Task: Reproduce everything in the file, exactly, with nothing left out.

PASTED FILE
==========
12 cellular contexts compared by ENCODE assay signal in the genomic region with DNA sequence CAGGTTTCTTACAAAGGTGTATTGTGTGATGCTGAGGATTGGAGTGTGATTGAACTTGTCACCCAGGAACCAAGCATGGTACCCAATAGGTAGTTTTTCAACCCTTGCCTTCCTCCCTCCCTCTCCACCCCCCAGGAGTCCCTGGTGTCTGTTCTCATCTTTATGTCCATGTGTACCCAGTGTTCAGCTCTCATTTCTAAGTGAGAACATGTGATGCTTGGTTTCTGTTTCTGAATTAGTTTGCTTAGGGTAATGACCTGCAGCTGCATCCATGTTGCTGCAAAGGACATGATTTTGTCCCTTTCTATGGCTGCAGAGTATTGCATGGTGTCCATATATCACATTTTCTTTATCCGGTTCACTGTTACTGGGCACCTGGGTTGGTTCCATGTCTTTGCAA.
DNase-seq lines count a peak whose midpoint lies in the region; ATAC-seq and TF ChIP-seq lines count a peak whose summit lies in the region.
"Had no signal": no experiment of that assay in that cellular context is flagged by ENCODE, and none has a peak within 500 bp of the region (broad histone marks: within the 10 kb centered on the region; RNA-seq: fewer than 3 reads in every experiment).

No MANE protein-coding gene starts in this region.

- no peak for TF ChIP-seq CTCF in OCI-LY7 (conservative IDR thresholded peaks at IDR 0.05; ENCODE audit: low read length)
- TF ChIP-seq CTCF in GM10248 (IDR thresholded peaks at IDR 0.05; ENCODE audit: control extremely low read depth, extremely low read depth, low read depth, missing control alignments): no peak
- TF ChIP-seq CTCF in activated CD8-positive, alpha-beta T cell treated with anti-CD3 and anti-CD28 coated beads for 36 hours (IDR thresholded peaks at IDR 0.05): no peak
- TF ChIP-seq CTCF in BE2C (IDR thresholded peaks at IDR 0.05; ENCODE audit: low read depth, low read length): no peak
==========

12 cellular contexts compared by ENCODE assay signal in the genomic region with DNA sequence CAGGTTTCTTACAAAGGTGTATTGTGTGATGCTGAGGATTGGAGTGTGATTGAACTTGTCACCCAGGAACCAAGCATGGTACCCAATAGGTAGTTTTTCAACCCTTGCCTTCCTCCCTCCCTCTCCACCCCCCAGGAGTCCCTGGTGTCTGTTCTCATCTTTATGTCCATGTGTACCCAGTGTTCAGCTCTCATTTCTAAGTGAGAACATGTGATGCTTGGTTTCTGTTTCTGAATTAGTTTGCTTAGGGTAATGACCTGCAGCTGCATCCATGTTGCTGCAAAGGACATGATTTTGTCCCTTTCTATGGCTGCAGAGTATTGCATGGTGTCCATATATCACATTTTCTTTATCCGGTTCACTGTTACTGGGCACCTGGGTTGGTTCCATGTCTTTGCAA.
DNase-seq lines count a peak whose midpoint lies in the region; ATAC-seq and TF ChIP-seq lines count a peak whose summit lies in the region.
"Had no signal": no experiment of that assay in that cellular context is flagged by ENCODE, and none has a peak within 500 bp of the region (broad histone marks: within the 10 kb centered on the region; RNA-seq: fewer than 3 reads in every experiment).

No MANE protein-coding gene starts in this region.

- no peak for TF ChIP-seq CTCF in OCI-LY7 (conservative IDR thresholded peaks at IDR 0.05; ENCODE audit: low read length)
- TF ChIP-seq CTCF in GM10248 (IDR thresholded peaks at IDR 0.05; ENCODE audit: control extremely low read depth, extremely low read depth, low read depth, missing control alignments): no peak
- TF ChIP-seq CTCF in activated CD8-positive, alpha-beta T cell treated with anti-CD3 and anti-CD28 coated beads for 36 hours (IDR thresholded peaks at IDR 0.05): no peak
- TF ChIP-seq CTCF in BE2C (IDR thresholded peaks at IDR 0.05; ENCODE audit: low read depth, low read length): no peak